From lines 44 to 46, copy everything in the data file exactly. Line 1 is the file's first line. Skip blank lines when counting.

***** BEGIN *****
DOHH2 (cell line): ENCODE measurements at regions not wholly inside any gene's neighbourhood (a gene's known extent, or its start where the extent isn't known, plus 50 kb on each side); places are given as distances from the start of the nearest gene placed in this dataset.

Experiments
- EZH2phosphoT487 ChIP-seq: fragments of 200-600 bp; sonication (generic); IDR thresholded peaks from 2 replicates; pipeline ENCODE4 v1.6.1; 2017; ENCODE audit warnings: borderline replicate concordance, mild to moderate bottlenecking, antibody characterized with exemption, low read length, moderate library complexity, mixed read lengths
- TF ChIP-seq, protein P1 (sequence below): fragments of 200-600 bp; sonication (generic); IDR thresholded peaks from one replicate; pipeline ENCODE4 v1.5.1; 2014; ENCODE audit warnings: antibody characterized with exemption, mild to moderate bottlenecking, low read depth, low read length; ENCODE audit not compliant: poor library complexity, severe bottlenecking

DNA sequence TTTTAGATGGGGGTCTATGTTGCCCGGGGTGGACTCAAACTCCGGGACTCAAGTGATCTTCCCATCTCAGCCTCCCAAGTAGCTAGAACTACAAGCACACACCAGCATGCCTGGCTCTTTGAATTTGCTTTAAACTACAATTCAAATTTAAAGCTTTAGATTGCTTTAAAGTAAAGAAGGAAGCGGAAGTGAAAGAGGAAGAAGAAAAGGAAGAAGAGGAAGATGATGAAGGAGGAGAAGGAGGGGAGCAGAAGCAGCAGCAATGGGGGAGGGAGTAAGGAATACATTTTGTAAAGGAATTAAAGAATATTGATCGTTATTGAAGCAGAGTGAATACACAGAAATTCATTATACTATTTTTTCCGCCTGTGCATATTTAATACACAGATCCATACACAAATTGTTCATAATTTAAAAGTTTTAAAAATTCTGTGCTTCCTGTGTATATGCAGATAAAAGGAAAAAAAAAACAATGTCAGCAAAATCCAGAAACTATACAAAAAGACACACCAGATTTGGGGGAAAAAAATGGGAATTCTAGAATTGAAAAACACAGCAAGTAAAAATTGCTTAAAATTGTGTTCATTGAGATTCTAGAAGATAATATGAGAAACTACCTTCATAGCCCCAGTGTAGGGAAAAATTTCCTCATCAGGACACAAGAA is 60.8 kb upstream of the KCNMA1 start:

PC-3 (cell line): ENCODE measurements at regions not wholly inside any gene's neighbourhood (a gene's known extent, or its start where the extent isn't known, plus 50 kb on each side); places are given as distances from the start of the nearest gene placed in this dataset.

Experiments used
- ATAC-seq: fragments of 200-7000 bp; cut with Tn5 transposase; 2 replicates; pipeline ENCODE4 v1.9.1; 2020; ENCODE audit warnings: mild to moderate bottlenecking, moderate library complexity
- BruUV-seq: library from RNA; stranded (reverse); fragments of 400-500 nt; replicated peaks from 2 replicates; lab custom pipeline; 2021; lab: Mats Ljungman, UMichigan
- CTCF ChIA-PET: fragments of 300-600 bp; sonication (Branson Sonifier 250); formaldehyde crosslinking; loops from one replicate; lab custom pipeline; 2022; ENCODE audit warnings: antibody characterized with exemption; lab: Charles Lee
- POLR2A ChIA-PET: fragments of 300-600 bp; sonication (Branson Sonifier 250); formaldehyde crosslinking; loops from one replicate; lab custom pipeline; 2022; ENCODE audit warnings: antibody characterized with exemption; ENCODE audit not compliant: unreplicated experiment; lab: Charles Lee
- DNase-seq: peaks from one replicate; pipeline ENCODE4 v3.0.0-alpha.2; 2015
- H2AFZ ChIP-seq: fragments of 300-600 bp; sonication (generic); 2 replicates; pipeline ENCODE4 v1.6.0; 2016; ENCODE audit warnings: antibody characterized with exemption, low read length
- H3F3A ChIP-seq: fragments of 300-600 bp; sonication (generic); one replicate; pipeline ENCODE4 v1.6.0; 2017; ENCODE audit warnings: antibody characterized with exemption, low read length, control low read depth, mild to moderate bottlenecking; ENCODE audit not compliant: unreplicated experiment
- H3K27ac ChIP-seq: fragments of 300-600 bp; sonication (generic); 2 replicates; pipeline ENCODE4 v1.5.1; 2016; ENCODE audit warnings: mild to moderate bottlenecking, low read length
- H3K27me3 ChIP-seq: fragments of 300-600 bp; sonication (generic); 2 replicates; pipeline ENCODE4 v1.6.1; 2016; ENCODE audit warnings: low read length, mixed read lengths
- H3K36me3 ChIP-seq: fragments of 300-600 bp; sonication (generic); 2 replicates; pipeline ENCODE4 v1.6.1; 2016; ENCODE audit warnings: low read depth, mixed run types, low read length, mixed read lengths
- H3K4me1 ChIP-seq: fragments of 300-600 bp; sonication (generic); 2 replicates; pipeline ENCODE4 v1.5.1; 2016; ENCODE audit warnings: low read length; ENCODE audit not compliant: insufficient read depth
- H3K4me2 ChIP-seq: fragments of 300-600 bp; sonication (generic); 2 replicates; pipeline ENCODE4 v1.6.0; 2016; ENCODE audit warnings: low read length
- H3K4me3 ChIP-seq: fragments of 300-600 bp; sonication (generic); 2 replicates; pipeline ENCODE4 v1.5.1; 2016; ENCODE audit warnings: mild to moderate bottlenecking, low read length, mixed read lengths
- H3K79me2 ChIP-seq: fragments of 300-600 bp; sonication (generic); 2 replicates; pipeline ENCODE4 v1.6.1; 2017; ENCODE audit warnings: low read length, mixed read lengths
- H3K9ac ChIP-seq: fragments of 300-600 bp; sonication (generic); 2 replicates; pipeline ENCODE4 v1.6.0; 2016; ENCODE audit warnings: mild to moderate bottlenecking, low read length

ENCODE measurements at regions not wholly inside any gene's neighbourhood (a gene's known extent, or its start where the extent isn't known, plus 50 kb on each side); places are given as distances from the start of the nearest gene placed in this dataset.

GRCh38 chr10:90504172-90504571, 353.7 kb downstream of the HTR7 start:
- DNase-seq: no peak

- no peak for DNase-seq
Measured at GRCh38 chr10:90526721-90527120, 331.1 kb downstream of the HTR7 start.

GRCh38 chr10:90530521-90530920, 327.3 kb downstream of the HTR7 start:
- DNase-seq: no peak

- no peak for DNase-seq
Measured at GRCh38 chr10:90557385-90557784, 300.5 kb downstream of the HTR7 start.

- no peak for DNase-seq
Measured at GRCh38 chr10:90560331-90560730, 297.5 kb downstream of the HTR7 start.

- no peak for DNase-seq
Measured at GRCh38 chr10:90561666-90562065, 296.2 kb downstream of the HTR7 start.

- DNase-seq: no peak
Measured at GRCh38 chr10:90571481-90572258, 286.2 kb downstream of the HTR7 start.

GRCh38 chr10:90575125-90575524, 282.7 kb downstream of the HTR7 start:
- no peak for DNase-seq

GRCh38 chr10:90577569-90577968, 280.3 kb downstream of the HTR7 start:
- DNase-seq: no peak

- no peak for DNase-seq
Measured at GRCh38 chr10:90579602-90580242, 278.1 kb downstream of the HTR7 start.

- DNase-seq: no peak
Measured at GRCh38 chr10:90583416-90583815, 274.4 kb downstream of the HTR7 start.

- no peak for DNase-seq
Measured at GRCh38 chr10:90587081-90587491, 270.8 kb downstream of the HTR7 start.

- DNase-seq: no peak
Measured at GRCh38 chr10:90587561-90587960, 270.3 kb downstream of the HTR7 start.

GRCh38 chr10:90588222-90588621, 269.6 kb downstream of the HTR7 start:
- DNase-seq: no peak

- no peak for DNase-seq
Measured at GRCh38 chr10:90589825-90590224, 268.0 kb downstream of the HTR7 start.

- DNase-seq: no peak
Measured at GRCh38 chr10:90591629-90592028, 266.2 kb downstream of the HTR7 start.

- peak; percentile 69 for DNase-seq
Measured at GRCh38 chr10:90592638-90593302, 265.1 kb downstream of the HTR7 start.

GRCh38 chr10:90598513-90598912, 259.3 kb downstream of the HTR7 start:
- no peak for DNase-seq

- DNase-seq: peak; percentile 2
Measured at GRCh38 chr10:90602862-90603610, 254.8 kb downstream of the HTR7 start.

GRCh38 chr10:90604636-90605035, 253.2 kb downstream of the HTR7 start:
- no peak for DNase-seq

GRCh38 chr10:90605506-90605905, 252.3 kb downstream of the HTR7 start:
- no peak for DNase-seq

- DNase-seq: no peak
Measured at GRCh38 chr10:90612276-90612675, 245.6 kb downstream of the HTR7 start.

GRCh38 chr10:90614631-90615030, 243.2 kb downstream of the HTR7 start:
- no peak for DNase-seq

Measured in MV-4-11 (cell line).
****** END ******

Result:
- DNase-seq: no peak
Measured at GRCh38 chr10:90583416-90583815, 274.4 kb downstream of the HTR7 start.

- no peak for DNase-seq